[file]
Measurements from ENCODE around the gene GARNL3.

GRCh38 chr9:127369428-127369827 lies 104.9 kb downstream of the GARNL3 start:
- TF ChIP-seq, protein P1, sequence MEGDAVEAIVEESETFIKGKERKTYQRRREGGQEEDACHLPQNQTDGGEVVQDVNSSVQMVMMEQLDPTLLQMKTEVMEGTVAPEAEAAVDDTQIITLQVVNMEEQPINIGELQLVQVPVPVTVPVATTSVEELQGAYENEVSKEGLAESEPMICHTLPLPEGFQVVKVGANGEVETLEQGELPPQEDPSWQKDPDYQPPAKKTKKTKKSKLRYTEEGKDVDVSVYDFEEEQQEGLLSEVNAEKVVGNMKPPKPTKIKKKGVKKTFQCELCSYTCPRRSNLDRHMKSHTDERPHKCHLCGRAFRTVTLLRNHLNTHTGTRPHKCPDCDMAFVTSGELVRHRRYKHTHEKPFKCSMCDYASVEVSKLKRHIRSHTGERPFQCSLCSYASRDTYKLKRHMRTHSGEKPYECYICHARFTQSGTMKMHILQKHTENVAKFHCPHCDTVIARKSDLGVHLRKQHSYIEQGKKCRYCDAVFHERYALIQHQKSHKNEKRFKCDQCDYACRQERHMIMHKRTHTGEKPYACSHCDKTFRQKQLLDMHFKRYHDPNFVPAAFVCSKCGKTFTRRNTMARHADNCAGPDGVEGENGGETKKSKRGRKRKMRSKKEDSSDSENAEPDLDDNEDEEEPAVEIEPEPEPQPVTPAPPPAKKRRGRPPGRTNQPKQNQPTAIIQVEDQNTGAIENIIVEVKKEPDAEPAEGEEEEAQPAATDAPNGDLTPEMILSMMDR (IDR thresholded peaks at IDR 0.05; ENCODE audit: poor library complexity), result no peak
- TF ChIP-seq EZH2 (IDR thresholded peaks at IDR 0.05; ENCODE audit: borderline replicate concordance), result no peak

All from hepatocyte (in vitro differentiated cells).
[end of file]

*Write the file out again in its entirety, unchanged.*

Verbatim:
Measurements from ENCODE around the gene GARNL3.

GRCh38 chr9:127369428-127369827 lies 104.9 kb downstream of the GARNL3 start:
- TF ChIP-seq, protein P1, sequence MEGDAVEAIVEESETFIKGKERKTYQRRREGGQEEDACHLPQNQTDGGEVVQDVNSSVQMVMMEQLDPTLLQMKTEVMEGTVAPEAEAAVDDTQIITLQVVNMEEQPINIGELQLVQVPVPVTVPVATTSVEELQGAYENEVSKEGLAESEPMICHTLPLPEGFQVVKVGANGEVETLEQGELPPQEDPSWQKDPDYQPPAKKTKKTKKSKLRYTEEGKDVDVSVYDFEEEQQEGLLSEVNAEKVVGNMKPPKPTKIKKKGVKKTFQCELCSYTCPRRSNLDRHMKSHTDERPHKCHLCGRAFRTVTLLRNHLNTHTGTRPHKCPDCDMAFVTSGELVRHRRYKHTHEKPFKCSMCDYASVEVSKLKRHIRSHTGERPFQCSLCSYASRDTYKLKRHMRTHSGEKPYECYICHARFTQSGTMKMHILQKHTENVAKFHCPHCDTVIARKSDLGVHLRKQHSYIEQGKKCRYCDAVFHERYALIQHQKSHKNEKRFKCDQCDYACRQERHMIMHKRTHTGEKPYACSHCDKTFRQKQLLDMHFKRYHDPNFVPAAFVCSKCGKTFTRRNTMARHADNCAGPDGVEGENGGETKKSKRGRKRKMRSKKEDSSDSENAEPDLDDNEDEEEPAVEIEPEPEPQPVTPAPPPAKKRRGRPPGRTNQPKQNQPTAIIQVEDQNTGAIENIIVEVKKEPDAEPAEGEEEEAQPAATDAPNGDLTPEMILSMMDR (IDR thresholded peaks at IDR 0.05; ENCODE audit: poor library complexity), result no peak
- TF ChIP-seq EZH2 (IDR thresholded peaks at IDR 0.05; ENCODE audit: borderline replicate concordance), result no peak

All from hepatocyte (in vitro differentiated cells).